As a complicated, charged, and in many ways unprecedented election cycle comes to a close, presidential candidates continue to stoke a politically and socially divided country. The Trump campaign has been repeatedly called out for inciting violence that some fear may boil over should the election not swing in Trump’s favor. However, while not directly incited by Biden, the far-left has also seen a rise in violent language and memes associated with the Antifa and anti-police movements. As both sides dig in, often using entirely different political lexicons, one thing is clear: boiling political tensions have driven a rise in hostility, primarily through the internet.
Hostility has risen on the internet in 2020, period
As the prolonged pandemic lockdown has forced the general public indoors, folks have turned to digital spaces to vent their frustration and dissatisfaction with current events. Social media platforms have seen spikes in both general activity as well as problematic language. On top of that, social unrest surrounding the death of George Floyd, online racism against Asian Americans as a scapegoat for COVID, as well as sustained political tension along party lines has created the perfect storm for a rise in hostile, highly charged content. One particular result: firings over social media indiscretions–already a growing phenomenon in recent years–have become increasingly commonplace stories in the press as individuals and whole industries grapple with economic and political uncertainty.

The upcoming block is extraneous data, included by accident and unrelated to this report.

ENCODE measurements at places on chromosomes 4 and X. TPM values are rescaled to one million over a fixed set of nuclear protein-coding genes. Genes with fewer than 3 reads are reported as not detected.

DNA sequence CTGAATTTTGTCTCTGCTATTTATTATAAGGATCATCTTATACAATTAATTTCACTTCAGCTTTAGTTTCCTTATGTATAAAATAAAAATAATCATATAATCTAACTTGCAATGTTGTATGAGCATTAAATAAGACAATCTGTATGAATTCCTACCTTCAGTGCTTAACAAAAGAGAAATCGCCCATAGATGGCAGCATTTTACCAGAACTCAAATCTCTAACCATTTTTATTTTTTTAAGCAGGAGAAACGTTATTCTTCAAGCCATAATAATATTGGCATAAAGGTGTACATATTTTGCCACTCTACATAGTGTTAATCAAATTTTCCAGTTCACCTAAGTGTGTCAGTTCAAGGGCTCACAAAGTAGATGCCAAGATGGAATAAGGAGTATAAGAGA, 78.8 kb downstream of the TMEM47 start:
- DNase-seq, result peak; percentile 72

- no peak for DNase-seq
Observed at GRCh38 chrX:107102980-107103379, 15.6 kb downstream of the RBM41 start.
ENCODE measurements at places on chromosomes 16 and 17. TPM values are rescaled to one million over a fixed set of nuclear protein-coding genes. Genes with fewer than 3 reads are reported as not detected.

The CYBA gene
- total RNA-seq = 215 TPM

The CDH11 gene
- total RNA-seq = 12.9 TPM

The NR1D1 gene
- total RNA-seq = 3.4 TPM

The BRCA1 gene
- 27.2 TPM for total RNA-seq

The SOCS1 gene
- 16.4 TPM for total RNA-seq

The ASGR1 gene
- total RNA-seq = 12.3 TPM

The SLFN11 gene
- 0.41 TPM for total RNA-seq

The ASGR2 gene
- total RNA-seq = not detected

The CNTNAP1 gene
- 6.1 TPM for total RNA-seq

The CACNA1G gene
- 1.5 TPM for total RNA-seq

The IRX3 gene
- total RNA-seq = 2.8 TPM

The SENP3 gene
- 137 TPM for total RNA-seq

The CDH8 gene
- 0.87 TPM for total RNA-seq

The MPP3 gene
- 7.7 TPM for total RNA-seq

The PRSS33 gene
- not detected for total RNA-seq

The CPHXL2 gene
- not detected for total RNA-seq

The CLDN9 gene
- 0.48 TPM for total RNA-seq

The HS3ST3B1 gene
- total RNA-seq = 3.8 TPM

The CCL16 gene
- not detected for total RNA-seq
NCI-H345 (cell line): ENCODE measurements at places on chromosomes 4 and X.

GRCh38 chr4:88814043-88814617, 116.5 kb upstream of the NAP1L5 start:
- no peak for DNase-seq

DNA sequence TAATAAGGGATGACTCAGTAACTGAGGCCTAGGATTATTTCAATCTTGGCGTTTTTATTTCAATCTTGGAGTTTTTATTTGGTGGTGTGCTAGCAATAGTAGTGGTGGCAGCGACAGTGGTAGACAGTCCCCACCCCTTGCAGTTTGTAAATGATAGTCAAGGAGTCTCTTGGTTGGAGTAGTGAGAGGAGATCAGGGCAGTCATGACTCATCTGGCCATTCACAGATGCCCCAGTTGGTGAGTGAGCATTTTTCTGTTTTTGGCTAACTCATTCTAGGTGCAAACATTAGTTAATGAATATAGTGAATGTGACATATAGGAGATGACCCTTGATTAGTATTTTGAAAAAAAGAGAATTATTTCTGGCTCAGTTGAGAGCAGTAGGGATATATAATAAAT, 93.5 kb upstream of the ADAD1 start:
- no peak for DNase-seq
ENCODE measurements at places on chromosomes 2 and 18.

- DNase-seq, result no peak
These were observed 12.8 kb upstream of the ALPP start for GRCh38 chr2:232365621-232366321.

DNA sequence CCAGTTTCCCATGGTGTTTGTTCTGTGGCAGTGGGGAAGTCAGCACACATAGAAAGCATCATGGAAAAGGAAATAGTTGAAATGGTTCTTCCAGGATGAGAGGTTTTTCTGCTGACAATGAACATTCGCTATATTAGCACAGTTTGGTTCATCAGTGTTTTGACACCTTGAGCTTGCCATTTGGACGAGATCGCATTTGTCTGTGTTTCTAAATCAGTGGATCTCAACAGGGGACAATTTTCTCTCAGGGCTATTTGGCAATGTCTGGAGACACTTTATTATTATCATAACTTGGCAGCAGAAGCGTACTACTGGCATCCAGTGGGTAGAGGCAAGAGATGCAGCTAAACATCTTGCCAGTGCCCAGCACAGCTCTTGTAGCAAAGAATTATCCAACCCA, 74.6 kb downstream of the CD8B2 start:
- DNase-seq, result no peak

It’s in our numbers too
As a company devoted to screening digital content, we’ve seen a distinct shift in our data during the coronavirus lockdown. Flagged content has risen across the board, reflecting a shift away from civility and professionalism moving toward a more gloves-off approach to posting public content. In the last year, flagged reports involving intolerance have risen from 1 in 23 (already a high ratio) to 1 in 20. Similarly, flagged reports for our violence/threatening language filter have jumped from 1 in 37 reports to 1 in 28. Users posting public content are caring less about what they say (or potentially who views it), which is troubling in the business sector considering that one in three employers have fired employees for social media content.
While it may be impossible to determine exactly how each environmental and political factor contributes to the matter, it is clear that political unrest surrounding the election cycle has thrived under the conditions determined by the pandemic. The long-term implications of this spike in content are yet to be seen. However, as social media platforms increasingly become valid modes of public record, the fallout–at least in the corporate sphere–could be bleak and long-lasting.